Thanks to the Efforts of the Immigration Law Unit and the Criminal Practice, 73-Year-Old Yugoslavian National Is Granted Permanent Residence, After 43 Years
Ivan Dopater with his lawyer, Ward Oliver

Collaborative efforts between the Criminal Practice and the Civil Practice's Immigration Law Unit resulted in lawful permanent residency for a 73-year-old Yugoslavian national. On November 16, 2010, nearly 43 years after he entered the United States, Ivan Dopater was granted lawful permanent residence by an Immigration Judge. He was represented by Ward Oliver, Criminal/Immigration Specialist in the Immigration Law Unit. Mr. Dopater, a citizen of the former Yugoslavia, entered the United States in 1967 with a visitor’s visa. He subsequently changed his status to a non-immigrant student visa to study electronics and English. His student visa expired on September 30, 1969. He is currently stateless because the Republic of Croatia does not recognize him as a citizen.

At various times since 1969, Ivan Dopater has worked in factories, for contractors and in building maintenance. Until the early 1990’s, he shared an apartment with his U.S. citizen aunt. After his aunt was hospitalized, Ivan was evicted from their apartment due to his inability to pay the rent on his own. Since then, he has survived by trading his services for basement rooms and wages below the minimum wage because of his immigration status. When he was not working, he lived in shelters. He has no family in the United States and lost contact with his family in the former Yugoslavia after the disintegration of that country.

Although he has been arrested a handful of times in the past, he has no criminal record. On May 9, 2009, Ivan was arrested for criminal possession of stolen property in the 4th degree (possession of a stolen credit card). At his arraignment, bail was set and the Immigration and Customs Enforcement (ICE) lodged an immigration detainer (warrant requesting the Department of Correction to notify ICE upon completion of the criminal case to pick him up for deportation) against him while he was at Rikers Island. Ivan always maintained his innocence, explaining that he found the credit card in the trash just before he was arrested and had planned to drop it in a mail box or leave it at a Bank of America location.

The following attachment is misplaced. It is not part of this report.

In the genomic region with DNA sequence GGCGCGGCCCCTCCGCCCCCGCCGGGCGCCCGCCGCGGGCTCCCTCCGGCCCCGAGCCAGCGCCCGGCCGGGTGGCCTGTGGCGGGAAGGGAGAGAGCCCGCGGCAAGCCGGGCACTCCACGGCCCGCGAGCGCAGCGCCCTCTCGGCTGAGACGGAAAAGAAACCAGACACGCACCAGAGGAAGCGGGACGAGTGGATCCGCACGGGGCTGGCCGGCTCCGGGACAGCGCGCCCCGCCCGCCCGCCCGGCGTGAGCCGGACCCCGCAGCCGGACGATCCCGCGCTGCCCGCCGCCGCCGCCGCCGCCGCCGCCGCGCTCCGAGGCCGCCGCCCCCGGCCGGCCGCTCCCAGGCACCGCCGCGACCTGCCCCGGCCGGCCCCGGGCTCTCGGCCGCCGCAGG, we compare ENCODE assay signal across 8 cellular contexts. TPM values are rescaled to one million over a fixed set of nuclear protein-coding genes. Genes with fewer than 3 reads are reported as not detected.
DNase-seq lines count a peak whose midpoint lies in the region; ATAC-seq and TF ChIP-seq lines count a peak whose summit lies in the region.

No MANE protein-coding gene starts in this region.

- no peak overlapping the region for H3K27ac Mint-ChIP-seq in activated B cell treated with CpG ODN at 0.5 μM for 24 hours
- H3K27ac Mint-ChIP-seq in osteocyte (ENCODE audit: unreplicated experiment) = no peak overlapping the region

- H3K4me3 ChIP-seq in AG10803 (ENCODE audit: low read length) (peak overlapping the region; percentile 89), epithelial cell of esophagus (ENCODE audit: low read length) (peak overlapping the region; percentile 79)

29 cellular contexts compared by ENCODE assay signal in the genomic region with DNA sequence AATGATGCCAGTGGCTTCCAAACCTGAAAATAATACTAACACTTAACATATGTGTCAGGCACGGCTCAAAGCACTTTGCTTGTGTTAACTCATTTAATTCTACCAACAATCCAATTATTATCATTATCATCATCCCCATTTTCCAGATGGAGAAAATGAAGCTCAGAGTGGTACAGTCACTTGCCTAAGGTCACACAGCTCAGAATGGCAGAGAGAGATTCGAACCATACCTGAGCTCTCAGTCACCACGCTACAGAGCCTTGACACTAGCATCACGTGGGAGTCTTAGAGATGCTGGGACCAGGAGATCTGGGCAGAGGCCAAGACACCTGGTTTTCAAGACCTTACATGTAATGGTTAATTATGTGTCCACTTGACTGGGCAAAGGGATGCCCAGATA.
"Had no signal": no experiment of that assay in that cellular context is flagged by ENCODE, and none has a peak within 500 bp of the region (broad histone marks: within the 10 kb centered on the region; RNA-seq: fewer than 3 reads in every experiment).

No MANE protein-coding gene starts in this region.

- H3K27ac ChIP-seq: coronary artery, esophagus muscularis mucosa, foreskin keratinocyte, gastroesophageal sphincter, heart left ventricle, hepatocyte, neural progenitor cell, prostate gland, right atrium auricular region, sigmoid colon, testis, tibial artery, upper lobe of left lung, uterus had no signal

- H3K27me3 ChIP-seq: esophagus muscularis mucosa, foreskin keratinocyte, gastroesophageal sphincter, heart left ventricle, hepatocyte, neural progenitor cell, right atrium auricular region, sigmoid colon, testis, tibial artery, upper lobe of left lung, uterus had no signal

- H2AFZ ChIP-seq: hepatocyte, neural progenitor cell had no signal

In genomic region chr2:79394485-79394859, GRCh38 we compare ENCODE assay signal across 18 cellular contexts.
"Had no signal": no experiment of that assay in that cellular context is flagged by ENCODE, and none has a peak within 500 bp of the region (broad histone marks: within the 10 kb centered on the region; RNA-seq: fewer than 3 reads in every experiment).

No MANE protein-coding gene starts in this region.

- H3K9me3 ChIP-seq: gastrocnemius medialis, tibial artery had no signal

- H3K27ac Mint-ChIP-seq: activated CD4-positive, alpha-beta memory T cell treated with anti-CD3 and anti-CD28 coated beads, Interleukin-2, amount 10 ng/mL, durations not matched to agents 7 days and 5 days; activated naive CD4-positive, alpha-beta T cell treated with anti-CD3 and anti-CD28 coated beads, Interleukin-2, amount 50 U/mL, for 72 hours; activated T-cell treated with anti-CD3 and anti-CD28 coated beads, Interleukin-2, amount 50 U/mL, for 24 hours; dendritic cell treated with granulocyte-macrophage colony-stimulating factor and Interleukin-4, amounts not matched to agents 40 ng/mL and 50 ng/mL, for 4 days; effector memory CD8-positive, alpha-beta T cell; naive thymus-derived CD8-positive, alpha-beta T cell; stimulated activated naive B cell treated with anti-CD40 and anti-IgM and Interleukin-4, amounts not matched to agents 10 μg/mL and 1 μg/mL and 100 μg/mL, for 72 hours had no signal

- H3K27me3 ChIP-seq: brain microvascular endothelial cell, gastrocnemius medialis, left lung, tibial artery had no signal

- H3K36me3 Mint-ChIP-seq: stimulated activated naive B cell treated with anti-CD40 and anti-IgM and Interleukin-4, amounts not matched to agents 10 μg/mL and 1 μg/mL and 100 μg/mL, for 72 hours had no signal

George Depountis, a staff attorney in the Criminal Practice's Manhattan Office who represents Mr. Dopater, contacted Ward Oliver in the Immigration Unit for assistance in figuring out Ivan’s immigration status and to explore the potential for relief from deportation. A review of Ivan’s immigration court file revealed that he had been ordered deported in absentia by a New York immigration court judge in 1993. A careful analysis of his immigration history also indicated that Ivan remained eligible for two discretionary forms of relief: Registry (a foreign national who has maintained residence in the United States since January 1972 and can demonstrate that he is a person of good moral character) and Suspension of Deportation (for a person who can prove that he has resided continuously in the United States for seven years, is a person of good moral character and whose removal would cause extreme hardship to himself or to certain qualified family members). Either of these relief options would avoid Ivan’s deportation if his in absentia removal order was vacated and his case reopened.

Meantime, the District Attorney's office, cognizant that there was little evidence of Ivan’s guilt, offered to allow him to plead guilty to disorderly conduct, a non-criminal offense. Ivan declined the offer both because he was innocent and to allow time to reopen his immigration case. After Ivan spent more than three months at Rikers, the DA's office dismissed the case against him on August 31, 2009.

Ivan was transferred to immigration custody at the Varick Federal Detention Center. While in custody, Ward filed a motion to reopen the in absentia removal order arguing that it was unclear from the record that Ivan understood the immigration court’s non-appearance warning and also requesting a stay of his deportation. He also contacted Ivan’s deportation officer to let him know of the pending motion to reopen. The immigration judge granted the motion to reopen and scheduled a merits hearing for November 16, 2010. Once the motion to reopen was granted, ICE released Ivan from custody.

Ward prepared Ivan’s applications for relief and spent countless hours thoroughly documenting his residence in the United States since 1967 to support his claim for relief. Ward also spent hours preparing Ivan to testify at his merits hearing in immigration court. Among the documents submitted to the court were letters from the Croatian Consulate indicating that they did not recognize Ivan as a citizen. Several people who had employed Ivan declined to testify or provide affidavits.

On November 16, 2010, Ivan testified about his long residence in the United States. The judge granted his Suspension application, and the government waived appeal of the judge’s decision. Mr. Dopater will receive his Green card shortly. He is now eligible to receive social security benefits, having paid social security taxes during 20 years of on-the-books employment.